2005 Salt Lake City Annual Meeting (October 16–19, 2005)

Paper No. 5
Presentation Time: 9:05 AM


MAHLER, B.J.1, GARNER, B.D.1 and MASSEI, N.2, (1)Texas Water Science Center, U.S. Geological Survey, 8027 Exchange Dr, Austin, TX 78751, (2)Département de Géologie, Université de Rouen, 10, boulevard de Broglie, Rouen, 76821, France, bjmahler@usgs.gov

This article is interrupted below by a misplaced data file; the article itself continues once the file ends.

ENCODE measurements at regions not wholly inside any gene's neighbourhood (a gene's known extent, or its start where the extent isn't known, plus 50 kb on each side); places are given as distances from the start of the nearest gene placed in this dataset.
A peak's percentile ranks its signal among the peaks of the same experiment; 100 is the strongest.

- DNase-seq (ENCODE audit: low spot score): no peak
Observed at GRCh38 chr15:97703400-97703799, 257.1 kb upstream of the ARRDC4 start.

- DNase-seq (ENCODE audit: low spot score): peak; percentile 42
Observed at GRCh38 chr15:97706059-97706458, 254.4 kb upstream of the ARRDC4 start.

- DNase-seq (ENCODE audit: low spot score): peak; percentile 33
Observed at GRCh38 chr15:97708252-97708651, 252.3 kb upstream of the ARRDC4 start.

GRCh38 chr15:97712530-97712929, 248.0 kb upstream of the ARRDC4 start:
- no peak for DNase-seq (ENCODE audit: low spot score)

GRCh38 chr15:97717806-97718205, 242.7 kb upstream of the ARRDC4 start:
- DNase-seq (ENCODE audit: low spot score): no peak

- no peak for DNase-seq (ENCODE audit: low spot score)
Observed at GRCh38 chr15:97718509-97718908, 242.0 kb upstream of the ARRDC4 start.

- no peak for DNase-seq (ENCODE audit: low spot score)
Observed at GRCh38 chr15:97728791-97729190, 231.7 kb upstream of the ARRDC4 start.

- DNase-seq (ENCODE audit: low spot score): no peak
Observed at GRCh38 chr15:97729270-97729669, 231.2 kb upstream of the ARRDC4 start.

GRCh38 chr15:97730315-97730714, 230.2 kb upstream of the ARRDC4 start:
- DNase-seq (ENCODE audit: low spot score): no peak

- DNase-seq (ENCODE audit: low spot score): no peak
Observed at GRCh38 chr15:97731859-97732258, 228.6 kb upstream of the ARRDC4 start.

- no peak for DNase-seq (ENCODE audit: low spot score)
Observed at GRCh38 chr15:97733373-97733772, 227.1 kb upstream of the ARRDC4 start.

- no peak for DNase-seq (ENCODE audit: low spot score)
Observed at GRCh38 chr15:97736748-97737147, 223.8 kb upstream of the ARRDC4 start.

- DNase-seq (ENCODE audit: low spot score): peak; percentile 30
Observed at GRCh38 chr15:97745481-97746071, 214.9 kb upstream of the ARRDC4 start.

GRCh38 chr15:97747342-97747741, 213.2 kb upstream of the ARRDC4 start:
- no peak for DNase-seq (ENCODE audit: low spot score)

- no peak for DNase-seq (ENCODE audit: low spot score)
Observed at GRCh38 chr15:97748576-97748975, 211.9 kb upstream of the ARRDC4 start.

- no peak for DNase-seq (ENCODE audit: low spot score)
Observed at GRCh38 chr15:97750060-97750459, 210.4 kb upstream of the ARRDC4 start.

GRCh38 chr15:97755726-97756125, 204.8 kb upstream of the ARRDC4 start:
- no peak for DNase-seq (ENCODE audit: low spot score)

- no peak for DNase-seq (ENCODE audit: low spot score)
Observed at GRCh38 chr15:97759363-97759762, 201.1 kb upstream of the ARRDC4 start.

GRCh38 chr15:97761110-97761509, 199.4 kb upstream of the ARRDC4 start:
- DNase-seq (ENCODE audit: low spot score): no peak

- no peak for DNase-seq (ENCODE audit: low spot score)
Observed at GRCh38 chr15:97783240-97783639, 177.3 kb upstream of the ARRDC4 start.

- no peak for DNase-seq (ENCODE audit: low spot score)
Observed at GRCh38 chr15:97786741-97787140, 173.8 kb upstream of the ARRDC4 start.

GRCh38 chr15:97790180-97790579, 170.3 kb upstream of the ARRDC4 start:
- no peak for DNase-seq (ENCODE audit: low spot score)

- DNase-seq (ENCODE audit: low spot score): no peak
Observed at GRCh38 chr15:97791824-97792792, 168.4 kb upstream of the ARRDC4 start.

Contaminants in surface water entering karst aquifers in focused recharge can be transported rapidly through the system to discharge at springs. Such contaminants act as anthropogenic tracers of ground-water transport; analysis of their breakthrough curves as they discharge from springs allows identification and apportionment of contaminant sources, and can provide insight into aquifer structure and function. At Barton Springs, the principal outlet for the Barton Springs segment of the Edwards aquifer, near Austin, Texas, breakthrough curves for several anthropogenic and natural tracers have been analyzed. The proportion of discharge composed of recent recharge is determined with a mixing model for oxygen-18: following rainfall, an initial increase in discharge related to pressure transfer is clearly seen, followed by a further increase consisting of an increasing proportion of recently recharged water, which reaches a maximum about 48 hours after rainfall. First appearance of contaminants varies from less than 20 to more than 40 hours after rainfall, depending on the contaminant, aquifer conditions, and location of contaminant source. Decomposition of breakthrough curves of sediment, nutrients, pesticides, and volatile organic compounds at the different spring orifices indicates the existence and approximate location of multiple conduit flow routes, contaminant times of travel, and probable contaminant sources. Differences in breakthrough curve shape and magnitude indicate urban runoff, contaminant spills, and infiltration through the soil zone as sources of different contaminants. Comparison of contaminant loads in recharging surface water to those estimated for the decomposed breakthrough curves allows apportionment of contaminants to the five watersheds contributing recharge to the aquifer.